Magdalena Wisniowska  2022

Online Discussion Reading the Air

Kalas Liebfried, Dr. Sebastian Truskolaski

12.01.2022, 7 pm

As part of the series Thinking Nature, GiG Munich is hosting the online discussion between the artist, Kalas Liebfried and Dr Sebastian Truskolaski, Lecturer (Assistant Professor) in German Cultural Studies at the University of Manchester. The discussion takes place on Zoom on Wednesday evening at 7 pm, the 12th of January. 

Please note that while the discussion is free to attend, make sure to keep your microphone on mute and your video off. The discussion will also be recorded for later viewing. 

Join Zoom Meeting

Betrachtungen des Waldes

Online discussion with Elke Dreier and Arjen Kleinherenbrink


As part of the series Thinking Nature, GiG Munich hosted the online discussion between Elke Dreier (currently showing her work Betrachtungen des Waldes at GiG) and Dr. Arjen Kleinherenbrink (assistant professor in metaphysics and philosophical anthropology at the Faculty of Philosophy, Theology and Religious Studies at the Radboud University Nijmegen, Netherlands) . The zoom discussion took place on the 28th of May. 

 The image in Elke Dreier’s work is the forest clearing – Arjen Kleinherenbrink will be introducing Deleuze and Guattari’s idea of the plane of nature. In this way, we will move from clearing to plane, to see how things might reveal themselves to us and how things came about to be what they are. 

To watch the discussion on Vimeo, please find the link here:  https://vimeo.com/558918382.

The project is funded by the City of Munich Department of Art and Culture.

Betrachtungen des Waldes

Elke Dreier

11.05 – 11.06.2021

Elke Dreier, Betrachtungen des Waldes, 2021, video installation (still image)

Elke Dreier, Betrachtungen des Waldes, 2021, video installation (still image)

Elke Dreier, Betrachtungen des Waldes, 2021, video installation (still image)

Elke Dreier, Betrachtungen des Waldes, 2021, video installation (still image)

Elke Dreier, Betrachtungen des Waldes, 2021, video installation (still image)

Elke Dreier, Betrachtungen des Waldes, 2021, video installation (still image)

Camera: Daniel Asadi FasziXylothek, TUM Holzforschung München

Elke Dreier, Betrachtungen des Waldes, 2021, video installation (still image)

Elke Dreier, Betrachtungen des Waldes, 2021, video installation (installation view)

Elke Dreier, Betrachtungen des Waldes, 2021, video installation (installation view)

Elke Dreier, Betrachtungen des Waldes, 2021, video installation (installation view)

Elke Dreier, Betrachtungen des Waldes, 2021, video installation (installation view)

The clearing in the forest is such a compelling image. It always seems to happen quite suddenly. The trees fall away to reveal an empty space. The sun shines there. Birds sing.  A butterfly flutters by.  Things become visible in the clearing as the eye adjusts to the bright light. We begin to perceive things that were previously hidden — things that otherwise might have escaped our notice. When we enter the clearing things show themselves to us. But what are these things that we see? And who are the ‘we’ to who see them?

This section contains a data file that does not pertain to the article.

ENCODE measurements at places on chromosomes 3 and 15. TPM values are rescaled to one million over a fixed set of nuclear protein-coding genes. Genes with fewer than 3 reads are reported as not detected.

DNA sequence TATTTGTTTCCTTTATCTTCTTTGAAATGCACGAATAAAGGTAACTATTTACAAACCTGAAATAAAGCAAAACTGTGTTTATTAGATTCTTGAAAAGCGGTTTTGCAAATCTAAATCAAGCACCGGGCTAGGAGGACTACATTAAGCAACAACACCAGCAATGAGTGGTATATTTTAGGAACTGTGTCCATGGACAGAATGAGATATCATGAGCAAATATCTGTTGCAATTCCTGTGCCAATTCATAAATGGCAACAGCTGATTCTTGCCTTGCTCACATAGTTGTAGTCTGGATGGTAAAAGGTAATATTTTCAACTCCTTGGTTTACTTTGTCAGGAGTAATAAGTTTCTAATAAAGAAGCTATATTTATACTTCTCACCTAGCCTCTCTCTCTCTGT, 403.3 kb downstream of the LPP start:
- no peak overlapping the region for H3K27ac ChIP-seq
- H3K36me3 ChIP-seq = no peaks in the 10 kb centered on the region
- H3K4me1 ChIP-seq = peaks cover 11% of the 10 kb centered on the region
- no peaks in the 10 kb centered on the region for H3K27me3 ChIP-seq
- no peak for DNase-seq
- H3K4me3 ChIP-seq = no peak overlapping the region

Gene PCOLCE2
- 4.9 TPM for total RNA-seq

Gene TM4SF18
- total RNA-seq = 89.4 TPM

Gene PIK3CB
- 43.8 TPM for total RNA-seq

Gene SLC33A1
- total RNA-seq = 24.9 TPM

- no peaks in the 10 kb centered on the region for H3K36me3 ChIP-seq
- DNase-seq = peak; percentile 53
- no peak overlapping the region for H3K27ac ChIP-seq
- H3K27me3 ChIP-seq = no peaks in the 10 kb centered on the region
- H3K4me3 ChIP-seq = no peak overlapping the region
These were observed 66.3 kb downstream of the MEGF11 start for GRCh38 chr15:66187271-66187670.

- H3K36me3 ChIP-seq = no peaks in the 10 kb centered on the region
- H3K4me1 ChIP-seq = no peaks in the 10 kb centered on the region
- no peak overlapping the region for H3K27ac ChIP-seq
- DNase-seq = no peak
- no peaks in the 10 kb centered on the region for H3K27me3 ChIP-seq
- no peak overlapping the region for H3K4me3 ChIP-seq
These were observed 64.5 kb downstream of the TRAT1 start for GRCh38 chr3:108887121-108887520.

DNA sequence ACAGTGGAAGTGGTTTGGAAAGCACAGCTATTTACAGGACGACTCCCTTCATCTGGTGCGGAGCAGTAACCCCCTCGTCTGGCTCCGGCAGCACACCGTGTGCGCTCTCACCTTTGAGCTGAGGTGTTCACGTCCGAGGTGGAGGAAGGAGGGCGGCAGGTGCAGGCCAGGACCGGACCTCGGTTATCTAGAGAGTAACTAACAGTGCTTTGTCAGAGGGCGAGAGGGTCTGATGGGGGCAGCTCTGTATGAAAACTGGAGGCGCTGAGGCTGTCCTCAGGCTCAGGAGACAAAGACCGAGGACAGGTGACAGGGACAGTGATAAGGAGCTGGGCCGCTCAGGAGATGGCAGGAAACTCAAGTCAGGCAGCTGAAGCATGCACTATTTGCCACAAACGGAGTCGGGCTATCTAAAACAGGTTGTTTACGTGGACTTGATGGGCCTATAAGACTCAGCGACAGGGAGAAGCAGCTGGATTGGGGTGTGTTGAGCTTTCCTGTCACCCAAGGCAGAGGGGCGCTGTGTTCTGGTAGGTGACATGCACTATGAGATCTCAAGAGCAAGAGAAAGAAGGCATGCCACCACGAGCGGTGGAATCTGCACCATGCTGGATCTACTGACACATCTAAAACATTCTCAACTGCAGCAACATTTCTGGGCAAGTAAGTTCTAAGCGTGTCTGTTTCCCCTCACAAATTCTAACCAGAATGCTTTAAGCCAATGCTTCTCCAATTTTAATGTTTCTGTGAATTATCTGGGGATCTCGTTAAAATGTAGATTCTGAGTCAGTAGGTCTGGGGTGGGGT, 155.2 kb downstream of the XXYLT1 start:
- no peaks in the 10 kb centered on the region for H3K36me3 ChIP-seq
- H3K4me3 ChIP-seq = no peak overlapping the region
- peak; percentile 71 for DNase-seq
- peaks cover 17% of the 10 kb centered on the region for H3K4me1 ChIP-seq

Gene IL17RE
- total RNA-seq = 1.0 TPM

For me, the clearing always will belong to Heidegger. When in ‘The Origin of the Work of Art’ he starts to describe the relation between truth and unconcealment, it is the clearing to which he turns. He writes here so memorably,

In the midst of being as a whole an open place occurs. There is a clearing. Thought of in reference to beings, this being is more in being than are beings. Thos open center is therefore not surrounded by beings; rather, the clearing center itself encircles all that is, as does the nothing, which we scarcely know. (‘Origin of the Work of Art,’ in Heidegger, Basic Writings, 114)

Heidegger makes good use of the way the clearing makes the forest visible to us, the moment when we finally see the space, light, and air, that despite always being present, within the forest remaining unnoticed, overlooked. For Heidegger, the clearing then becomes the metaphor for how beings stand in Being. 

But there are so many other approaches to the clearing, and it is this that the work of Elke Dreier shows so well: the clearing in its compelling-ness. We might look at the video footage of the local forest and see the light, the trees and the leaves. Those who are more observant might catch a glimpse of an insect or bird.  An expert bird imitator however, would know the names of all the birds he hears and be able to replicate their song exactly. Similarly, the staff at Munich’s Xylotheque could identify the wood structures of each of the trees found there. The clearing is thus open to all those who wish to enter. It invites us in.